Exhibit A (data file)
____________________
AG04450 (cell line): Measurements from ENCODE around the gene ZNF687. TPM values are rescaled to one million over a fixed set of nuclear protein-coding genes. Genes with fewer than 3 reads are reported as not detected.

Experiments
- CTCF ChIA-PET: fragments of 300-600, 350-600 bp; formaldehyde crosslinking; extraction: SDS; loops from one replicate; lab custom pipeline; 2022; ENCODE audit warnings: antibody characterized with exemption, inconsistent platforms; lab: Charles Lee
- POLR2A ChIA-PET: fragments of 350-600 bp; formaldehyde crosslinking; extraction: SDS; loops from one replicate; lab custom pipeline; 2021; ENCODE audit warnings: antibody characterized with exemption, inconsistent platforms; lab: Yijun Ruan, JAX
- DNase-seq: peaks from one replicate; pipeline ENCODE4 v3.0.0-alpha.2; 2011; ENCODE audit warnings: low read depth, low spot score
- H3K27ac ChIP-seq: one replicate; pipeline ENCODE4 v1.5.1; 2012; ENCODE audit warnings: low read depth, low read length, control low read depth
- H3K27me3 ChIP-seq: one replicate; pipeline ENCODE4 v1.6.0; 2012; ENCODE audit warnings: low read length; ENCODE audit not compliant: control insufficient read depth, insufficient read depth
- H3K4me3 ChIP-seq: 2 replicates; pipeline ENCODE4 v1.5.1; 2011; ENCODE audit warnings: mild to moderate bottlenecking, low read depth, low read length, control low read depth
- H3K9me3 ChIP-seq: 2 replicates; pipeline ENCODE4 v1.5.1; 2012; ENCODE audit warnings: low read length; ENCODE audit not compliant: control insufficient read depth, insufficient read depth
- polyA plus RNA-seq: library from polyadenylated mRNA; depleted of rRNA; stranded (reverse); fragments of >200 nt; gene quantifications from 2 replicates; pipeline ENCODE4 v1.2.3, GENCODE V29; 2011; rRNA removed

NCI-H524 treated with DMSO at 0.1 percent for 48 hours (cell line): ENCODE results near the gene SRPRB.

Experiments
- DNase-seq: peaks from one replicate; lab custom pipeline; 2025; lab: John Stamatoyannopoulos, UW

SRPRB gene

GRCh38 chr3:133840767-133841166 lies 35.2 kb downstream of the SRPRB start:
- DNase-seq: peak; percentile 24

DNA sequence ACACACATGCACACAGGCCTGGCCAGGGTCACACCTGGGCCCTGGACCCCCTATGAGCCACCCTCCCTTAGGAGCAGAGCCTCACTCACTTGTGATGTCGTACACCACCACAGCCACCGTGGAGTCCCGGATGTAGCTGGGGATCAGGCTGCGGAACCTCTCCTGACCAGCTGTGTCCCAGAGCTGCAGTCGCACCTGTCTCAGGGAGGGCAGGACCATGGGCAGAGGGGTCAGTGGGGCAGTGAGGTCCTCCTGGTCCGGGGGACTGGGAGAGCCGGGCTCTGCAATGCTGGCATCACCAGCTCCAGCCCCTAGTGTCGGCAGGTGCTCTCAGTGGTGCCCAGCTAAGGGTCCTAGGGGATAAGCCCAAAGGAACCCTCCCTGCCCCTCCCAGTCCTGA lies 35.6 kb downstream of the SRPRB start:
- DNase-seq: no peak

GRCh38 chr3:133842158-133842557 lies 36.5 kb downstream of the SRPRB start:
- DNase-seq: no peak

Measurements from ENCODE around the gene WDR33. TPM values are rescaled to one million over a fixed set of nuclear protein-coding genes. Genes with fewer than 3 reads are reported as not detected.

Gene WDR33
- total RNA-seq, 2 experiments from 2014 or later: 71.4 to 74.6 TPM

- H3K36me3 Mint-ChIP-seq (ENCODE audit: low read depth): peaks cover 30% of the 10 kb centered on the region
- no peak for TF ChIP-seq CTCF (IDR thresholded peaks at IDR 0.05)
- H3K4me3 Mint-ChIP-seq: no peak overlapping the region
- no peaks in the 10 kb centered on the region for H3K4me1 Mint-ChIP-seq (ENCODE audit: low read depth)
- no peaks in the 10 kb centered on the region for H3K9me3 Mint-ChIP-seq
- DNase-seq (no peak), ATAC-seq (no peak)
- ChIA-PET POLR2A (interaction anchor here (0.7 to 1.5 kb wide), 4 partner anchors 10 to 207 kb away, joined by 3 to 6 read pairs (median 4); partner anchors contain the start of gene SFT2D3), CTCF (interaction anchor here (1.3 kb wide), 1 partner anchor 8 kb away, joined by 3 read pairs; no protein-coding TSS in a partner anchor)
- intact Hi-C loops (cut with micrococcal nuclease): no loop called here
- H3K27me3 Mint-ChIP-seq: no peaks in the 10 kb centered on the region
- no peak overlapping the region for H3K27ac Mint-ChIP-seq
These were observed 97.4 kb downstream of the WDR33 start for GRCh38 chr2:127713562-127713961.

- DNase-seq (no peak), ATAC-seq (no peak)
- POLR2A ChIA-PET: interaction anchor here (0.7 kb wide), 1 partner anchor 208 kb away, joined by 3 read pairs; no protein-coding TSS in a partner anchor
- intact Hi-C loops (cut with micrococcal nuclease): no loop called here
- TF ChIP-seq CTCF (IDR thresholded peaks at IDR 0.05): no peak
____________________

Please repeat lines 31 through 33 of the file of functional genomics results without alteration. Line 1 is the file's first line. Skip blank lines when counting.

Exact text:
- intact Hi-C loops (cut with micrococcal nuclease): no loop called here
- H3K27me3 Mint-ChIP-seq: no peaks in the 10 kb centered on the region
- no peak overlapping the region for H3K27ac Mint-ChIP-seq